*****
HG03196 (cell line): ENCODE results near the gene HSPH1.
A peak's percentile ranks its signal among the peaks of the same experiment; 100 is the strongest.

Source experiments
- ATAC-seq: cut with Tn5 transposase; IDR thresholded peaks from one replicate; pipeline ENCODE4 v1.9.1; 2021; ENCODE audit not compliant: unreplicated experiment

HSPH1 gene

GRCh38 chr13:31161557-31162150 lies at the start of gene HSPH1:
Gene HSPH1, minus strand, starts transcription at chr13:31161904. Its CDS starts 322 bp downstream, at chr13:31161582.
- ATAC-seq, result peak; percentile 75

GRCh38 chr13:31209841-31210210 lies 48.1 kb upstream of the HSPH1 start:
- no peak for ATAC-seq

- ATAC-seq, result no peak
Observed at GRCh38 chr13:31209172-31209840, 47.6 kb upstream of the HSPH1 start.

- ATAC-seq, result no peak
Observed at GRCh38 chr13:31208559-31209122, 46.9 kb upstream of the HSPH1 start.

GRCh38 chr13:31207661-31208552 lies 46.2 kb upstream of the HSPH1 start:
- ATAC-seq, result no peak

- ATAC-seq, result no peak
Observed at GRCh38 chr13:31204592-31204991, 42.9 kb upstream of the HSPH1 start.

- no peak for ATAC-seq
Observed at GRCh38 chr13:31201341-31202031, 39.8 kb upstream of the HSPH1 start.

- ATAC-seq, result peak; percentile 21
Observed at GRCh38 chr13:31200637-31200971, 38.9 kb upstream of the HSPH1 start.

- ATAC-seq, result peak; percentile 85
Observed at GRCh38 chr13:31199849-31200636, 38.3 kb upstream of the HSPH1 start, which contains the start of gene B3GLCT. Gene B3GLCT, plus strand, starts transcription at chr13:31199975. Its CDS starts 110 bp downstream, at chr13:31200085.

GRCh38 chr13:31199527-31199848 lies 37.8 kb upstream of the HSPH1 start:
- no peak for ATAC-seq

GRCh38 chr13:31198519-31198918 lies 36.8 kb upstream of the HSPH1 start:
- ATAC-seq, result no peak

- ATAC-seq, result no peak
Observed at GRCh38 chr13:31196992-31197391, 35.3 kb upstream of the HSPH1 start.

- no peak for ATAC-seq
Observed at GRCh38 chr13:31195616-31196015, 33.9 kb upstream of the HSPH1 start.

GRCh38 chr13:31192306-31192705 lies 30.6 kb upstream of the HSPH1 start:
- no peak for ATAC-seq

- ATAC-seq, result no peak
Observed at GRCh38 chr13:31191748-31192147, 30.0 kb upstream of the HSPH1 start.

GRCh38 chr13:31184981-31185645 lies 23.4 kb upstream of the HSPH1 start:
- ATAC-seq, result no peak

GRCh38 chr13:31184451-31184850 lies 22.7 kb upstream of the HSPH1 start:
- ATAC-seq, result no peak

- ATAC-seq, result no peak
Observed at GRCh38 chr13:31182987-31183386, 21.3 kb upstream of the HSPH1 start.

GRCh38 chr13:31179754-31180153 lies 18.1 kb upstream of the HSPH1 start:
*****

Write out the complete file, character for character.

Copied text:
HG03196 (cell line): ENCODE results near the gene HSPH1.
A peak's percentile ranks its signal among the peaks of the same experiment; 100 is the strongest.

Source experiments
- ATAC-seq: cut with Tn5 transposase; IDR thresholded peaks from one replicate; pipeline ENCODE4 v1.9.1; 2021; ENCODE audit not compliant: unreplicated experiment

HSPH1 gene

GRCh38 chr13:31161557-31162150 lies at the start of gene HSPH1:
Gene HSPH1, minus strand, starts transcription at chr13:31161904. Its CDS starts 322 bp downstream, at chr13:31161582.
- ATAC-seq, result peak; percentile 75

GRCh38 chr13:31209841-31210210 lies 48.1 kb upstream of the HSPH1 start:
- no peak for ATAC-seq

- ATAC-seq, result no peak
Observed at GRCh38 chr13:31209172-31209840, 47.6 kb upstream of the HSPH1 start.

- ATAC-seq, result no peak
Observed at GRCh38 chr13:31208559-31209122, 46.9 kb upstream of the HSPH1 start.

GRCh38 chr13:31207661-31208552 lies 46.2 kb upstream of the HSPH1 start:
- ATAC-seq, result no peak

- ATAC-seq, result no peak
Observed at GRCh38 chr13:31204592-31204991, 42.9 kb upstream of the HSPH1 start.

- no peak for ATAC-seq
Observed at GRCh38 chr13:31201341-31202031, 39.8 kb upstream of the HSPH1 start.

- ATAC-seq, result peak; percentile 21
Observed at GRCh38 chr13:31200637-31200971, 38.9 kb upstream of the HSPH1 start.

- ATAC-seq, result peak; percentile 85
Observed at GRCh38 chr13:31199849-31200636, 38.3 kb upstream of the HSPH1 start, which contains the start of gene B3GLCT. Gene B3GLCT, plus strand, starts transcription at chr13:31199975. Its CDS starts 110 bp downstream, at chr13:31200085.

GRCh38 chr13:31199527-31199848 lies 37.8 kb upstream of the HSPH1 start:
- no peak for ATAC-seq

GRCh38 chr13:31198519-31198918 lies 36.8 kb upstream of the HSPH1 start:
- ATAC-seq, result no peak

- ATAC-seq, result no peak
Observed at GRCh38 chr13:31196992-31197391, 35.3 kb upstream of the HSPH1 start.

- no peak for ATAC-seq
Observed at GRCh38 chr13:31195616-31196015, 33.9 kb upstream of the HSPH1 start.

GRCh38 chr13:31192306-31192705 lies 30.6 kb upstream of the HSPH1 start:
- no peak for ATAC-seq

- ATAC-seq, result no peak
Observed at GRCh38 chr13:31191748-31192147, 30.0 kb upstream of the HSPH1 start.

GRCh38 chr13:31184981-31185645 lies 23.4 kb upstream of the HSPH1 start:
- ATAC-seq, result no peak

GRCh38 chr13:31184451-31184850 lies 22.7 kb upstream of the HSPH1 start:
- ATAC-seq, result no peak

- ATAC-seq, result no peak
Observed at GRCh38 chr13:31182987-31183386, 21.3 kb upstream of the HSPH1 start.

GRCh38 chr13:31179754-31180153 lies 18.1 kb upstream of the HSPH1 start: